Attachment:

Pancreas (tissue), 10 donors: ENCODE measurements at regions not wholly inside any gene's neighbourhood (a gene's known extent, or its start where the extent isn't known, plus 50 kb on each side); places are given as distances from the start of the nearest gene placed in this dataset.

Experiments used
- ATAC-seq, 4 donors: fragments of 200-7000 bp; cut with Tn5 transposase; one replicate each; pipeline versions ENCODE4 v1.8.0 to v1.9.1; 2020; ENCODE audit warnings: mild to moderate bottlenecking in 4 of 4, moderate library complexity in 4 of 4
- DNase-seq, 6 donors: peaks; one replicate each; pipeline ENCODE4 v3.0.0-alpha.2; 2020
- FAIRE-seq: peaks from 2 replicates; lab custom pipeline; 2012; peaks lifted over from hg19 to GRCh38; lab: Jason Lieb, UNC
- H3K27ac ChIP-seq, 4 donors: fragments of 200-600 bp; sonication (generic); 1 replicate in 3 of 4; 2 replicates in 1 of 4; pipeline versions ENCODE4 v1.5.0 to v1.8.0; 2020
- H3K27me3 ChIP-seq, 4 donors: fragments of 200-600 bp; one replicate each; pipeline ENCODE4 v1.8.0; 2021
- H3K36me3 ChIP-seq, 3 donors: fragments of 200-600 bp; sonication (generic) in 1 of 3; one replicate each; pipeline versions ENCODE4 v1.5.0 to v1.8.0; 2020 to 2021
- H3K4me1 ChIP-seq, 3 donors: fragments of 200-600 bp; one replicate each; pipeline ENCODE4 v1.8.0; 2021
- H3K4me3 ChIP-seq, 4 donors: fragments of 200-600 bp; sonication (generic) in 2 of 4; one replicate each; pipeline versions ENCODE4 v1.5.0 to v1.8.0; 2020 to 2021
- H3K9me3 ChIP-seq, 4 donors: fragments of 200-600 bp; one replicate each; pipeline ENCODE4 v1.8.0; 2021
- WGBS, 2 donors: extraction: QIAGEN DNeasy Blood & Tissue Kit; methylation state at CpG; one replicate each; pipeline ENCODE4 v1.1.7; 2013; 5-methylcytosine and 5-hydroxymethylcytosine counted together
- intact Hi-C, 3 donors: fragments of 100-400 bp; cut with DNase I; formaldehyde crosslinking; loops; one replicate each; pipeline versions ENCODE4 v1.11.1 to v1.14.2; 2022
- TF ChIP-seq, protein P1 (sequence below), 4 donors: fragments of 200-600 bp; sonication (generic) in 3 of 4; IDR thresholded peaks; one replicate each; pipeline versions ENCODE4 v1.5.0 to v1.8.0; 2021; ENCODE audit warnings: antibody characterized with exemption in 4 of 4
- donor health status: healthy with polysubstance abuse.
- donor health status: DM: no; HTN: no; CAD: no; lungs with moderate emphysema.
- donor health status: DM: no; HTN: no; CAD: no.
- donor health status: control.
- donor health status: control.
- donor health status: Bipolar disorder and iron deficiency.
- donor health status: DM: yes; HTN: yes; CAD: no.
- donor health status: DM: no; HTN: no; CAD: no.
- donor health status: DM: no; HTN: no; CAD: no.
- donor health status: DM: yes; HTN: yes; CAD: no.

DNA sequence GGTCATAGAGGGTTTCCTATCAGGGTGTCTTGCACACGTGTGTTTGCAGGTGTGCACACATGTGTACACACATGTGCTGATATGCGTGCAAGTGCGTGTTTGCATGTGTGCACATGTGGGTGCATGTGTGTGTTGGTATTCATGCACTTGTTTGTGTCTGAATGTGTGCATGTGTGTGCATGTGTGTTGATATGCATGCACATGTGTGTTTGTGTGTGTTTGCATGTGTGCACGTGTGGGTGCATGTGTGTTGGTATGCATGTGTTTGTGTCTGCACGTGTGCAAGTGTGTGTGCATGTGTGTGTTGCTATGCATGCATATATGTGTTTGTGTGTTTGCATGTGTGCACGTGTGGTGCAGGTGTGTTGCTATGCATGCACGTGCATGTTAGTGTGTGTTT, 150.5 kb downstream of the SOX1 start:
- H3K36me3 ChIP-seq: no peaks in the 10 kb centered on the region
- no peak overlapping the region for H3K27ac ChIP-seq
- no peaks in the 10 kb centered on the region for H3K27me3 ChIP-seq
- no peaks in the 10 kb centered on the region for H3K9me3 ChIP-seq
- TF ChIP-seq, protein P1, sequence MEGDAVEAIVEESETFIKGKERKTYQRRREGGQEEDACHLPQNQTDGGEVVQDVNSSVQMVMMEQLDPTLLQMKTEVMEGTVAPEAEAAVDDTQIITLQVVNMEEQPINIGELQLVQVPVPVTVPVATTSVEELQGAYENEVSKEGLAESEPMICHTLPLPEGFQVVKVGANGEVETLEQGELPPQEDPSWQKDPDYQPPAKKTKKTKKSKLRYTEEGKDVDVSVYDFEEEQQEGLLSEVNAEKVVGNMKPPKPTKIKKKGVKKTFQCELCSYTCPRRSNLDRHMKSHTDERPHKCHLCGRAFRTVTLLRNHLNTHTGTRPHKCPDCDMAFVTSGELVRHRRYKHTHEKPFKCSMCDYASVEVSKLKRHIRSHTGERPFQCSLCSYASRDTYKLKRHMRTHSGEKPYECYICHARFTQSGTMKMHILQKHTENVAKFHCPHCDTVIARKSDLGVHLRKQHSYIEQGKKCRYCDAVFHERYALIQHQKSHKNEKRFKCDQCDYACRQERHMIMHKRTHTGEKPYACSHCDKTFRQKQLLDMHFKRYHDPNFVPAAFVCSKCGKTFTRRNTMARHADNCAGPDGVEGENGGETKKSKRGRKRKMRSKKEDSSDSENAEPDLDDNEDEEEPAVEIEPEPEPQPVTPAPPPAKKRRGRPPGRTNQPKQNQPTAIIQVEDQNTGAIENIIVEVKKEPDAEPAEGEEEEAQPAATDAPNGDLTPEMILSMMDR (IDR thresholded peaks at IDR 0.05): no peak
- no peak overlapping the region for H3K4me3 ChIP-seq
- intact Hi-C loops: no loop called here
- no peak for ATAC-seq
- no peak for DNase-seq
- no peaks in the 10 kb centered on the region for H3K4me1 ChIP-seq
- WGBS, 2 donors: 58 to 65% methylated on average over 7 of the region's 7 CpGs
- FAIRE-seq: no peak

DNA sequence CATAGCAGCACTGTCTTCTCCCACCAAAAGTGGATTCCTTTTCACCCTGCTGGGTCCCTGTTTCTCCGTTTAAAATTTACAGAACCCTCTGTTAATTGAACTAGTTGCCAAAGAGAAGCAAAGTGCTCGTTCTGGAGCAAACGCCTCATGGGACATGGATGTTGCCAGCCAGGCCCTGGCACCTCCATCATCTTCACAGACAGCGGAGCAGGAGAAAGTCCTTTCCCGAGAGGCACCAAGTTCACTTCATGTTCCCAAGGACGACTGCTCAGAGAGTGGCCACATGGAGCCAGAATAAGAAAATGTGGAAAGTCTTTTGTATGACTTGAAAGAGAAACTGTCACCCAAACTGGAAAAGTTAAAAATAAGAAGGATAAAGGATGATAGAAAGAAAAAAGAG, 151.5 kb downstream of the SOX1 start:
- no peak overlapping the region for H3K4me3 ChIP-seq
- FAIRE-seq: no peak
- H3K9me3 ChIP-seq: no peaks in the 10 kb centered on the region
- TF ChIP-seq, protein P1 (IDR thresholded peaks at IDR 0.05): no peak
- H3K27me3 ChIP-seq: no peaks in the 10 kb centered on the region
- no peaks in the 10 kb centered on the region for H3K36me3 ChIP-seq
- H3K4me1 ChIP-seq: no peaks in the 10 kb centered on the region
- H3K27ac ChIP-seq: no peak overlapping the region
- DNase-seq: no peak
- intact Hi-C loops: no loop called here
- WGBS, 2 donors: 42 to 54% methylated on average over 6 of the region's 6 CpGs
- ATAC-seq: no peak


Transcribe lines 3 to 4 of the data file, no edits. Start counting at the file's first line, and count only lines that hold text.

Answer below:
- ATAC-seq, 4 donors: fragments of 200-7000 bp; cut with Tn5 transposase; one replicate each; pipeline versions ENCODE4 v1.8.0 to v1.9.1; 2020; ENCODE audit warnings: mild to moderate bottlenecking in 4 of 4, moderate library complexity in 4 of 4
- DNase-seq, 6 donors: peaks; one replicate each; pipeline ENCODE4 v3.0.0-alpha.2; 2020